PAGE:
Precious Metals

Gold Investing News asked Frank Holmes, Julian Phillips and Peter Schiff what happens to gold if the United States tapers quantitative easing. The experts also weigh in on how the new reality of $1,300 gold is likely to impact the major producers and junior gold explorers.

This article was first published on Gold Investing News on June 26 2013.
The severe drop in commodities and equity markets that followed the US Federal Reserve’s indication that it could soon “taper” quantitative easing (QE) had Gold Investing News (GIN) wondering what would happen to gold if QE actually came to an end. GIN solicited the opinions of three experts: Frank Holmes, CEO of US Global InvestorsJulian Phillips, analyst at The Gold Forecaster; and Peter Schiff, CEO of Euro Pacific Capital.
GIN: If the US Federal Reserve does go ahead with tapering QE as it suggested it would last week, what would be the impact on the gold price? 
Frank Holmes: I think the news should be good for gold investors. Not only is the Fed maintaining its course, the world is also continuing its synchronized easing. With this global easing cycle, gold and equities had been moving together, but have been taking vastly diverging paths in the past six months. In fact, according to UBS Investment Research, the gold-to-S&P 500 (INDEXSP:.INX) ratio has fallen to lows not seen since 2008. As I often remind investors, gold buyers are a diverse group, but generally fall into one of two categories. Most of the attention gets focused on those who purchase out of fear of damaging government policies (i.e., the fear trade).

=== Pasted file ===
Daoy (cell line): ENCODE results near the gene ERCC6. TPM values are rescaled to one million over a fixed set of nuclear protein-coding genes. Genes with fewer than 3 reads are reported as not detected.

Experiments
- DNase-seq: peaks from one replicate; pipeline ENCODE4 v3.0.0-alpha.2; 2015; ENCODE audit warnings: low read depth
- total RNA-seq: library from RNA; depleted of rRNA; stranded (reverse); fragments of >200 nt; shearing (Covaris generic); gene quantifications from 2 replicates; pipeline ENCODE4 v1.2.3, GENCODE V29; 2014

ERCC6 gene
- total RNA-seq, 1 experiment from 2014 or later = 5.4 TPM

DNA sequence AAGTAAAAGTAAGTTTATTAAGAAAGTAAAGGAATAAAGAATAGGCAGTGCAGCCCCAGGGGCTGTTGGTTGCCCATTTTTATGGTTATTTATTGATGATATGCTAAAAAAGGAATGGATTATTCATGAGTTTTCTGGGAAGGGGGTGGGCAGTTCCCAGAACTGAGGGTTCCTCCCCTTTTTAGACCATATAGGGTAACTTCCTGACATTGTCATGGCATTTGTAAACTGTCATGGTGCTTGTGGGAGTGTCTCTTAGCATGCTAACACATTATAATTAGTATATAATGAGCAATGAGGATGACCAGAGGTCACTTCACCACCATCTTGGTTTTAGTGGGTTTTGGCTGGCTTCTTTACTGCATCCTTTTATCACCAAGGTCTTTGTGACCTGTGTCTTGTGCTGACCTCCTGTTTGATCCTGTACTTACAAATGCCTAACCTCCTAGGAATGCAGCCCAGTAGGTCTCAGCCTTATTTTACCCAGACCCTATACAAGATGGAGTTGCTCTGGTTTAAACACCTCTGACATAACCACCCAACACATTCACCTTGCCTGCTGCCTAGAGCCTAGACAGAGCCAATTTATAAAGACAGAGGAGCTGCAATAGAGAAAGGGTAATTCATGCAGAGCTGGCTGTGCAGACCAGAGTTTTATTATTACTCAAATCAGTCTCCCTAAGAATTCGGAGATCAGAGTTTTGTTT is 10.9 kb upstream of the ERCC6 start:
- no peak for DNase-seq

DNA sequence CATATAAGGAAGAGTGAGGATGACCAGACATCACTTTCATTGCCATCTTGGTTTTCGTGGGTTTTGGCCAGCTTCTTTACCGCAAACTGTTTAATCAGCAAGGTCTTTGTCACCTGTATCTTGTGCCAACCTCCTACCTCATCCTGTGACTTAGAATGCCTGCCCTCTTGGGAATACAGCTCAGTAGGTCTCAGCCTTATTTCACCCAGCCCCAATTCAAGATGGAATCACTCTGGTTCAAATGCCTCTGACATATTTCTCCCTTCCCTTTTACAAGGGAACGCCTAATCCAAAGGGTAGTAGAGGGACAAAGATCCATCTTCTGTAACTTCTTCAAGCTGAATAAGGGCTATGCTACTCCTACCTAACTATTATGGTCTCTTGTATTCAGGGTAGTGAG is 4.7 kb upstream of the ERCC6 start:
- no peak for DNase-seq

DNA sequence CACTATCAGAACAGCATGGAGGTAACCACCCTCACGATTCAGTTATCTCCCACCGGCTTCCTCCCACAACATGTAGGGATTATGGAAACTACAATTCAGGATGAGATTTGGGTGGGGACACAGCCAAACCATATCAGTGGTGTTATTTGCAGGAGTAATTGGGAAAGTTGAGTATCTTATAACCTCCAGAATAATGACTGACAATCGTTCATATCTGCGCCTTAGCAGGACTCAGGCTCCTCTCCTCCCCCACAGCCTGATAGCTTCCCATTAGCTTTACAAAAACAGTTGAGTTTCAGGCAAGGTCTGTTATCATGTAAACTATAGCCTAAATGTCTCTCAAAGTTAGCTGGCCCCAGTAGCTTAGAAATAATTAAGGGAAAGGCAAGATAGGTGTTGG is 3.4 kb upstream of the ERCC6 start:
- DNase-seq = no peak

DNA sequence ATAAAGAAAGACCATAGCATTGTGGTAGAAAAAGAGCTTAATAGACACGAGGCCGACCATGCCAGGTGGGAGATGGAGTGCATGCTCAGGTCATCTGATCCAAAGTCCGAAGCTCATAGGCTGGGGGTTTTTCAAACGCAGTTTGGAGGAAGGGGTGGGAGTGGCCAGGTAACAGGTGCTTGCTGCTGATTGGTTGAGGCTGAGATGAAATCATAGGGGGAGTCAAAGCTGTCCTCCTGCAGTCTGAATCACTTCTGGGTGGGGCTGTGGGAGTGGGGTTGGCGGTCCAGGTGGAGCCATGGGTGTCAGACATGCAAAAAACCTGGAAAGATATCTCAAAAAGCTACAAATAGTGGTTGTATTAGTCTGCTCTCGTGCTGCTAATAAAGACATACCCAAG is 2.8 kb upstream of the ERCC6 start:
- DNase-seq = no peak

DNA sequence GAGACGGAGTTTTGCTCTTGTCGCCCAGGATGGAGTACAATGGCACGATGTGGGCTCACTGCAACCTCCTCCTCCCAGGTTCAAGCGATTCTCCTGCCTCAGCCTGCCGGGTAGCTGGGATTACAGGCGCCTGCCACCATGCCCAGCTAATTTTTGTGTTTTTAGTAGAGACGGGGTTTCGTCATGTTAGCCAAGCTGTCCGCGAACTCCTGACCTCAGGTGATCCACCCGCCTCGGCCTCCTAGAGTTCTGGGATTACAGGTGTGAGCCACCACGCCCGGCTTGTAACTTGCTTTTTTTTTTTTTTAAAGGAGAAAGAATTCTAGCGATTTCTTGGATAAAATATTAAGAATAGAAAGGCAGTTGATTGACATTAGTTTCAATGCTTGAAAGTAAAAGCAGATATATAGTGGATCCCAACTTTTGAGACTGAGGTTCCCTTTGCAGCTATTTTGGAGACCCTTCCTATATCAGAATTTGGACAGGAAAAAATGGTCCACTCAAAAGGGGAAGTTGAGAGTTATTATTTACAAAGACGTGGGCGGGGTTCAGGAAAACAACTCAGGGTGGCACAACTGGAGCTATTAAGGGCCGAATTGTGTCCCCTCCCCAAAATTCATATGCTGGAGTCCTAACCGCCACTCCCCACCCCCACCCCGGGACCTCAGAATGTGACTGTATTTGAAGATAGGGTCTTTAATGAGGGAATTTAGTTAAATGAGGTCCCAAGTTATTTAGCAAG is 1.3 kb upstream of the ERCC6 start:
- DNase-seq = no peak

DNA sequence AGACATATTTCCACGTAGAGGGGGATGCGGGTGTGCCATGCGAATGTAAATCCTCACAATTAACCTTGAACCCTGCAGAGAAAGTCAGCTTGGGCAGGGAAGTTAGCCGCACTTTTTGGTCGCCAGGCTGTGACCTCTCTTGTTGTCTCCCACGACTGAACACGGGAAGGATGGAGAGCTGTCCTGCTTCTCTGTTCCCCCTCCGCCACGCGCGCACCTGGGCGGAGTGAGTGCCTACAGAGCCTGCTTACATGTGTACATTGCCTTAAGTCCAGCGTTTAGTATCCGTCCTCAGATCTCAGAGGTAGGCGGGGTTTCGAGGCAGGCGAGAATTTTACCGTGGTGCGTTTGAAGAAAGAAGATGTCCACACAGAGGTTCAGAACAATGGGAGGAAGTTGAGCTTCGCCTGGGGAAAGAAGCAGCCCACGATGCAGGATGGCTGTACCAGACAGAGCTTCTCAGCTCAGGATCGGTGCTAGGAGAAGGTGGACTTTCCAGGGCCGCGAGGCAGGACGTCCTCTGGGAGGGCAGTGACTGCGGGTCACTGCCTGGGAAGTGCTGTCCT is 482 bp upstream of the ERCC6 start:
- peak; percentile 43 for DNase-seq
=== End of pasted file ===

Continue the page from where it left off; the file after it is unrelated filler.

I think gold can easily bounce here. The ratio, I would say, 10 percent on the downside, 30 percent on the upside over the next 18 months.
Julian Phillips: While the Fed has made plans for such tapering, markets are discounting this already and reading that it is deflationary.

Consequently, the Fed’s planned impact will not happen. Instead, they may find that they have to counter the bond markets sell-off with a statement that calms the market so it then has to wait for the Fed’s action.
Unfortunately, what we have been forecasting for more than a year now is happening: financial markets across the world are turning mercurial.
The Fed has had to endure the handicap of almost zero government support for growth, something that has undermined its efforts and will continue to do so. This won’t change until an election that brings in one or the other party with a clear program of economic growth, but as the Bank for International Settlements is now warning, “is growth enough?” In the Eurozone it is the structure that is conspiring against an economic recovery.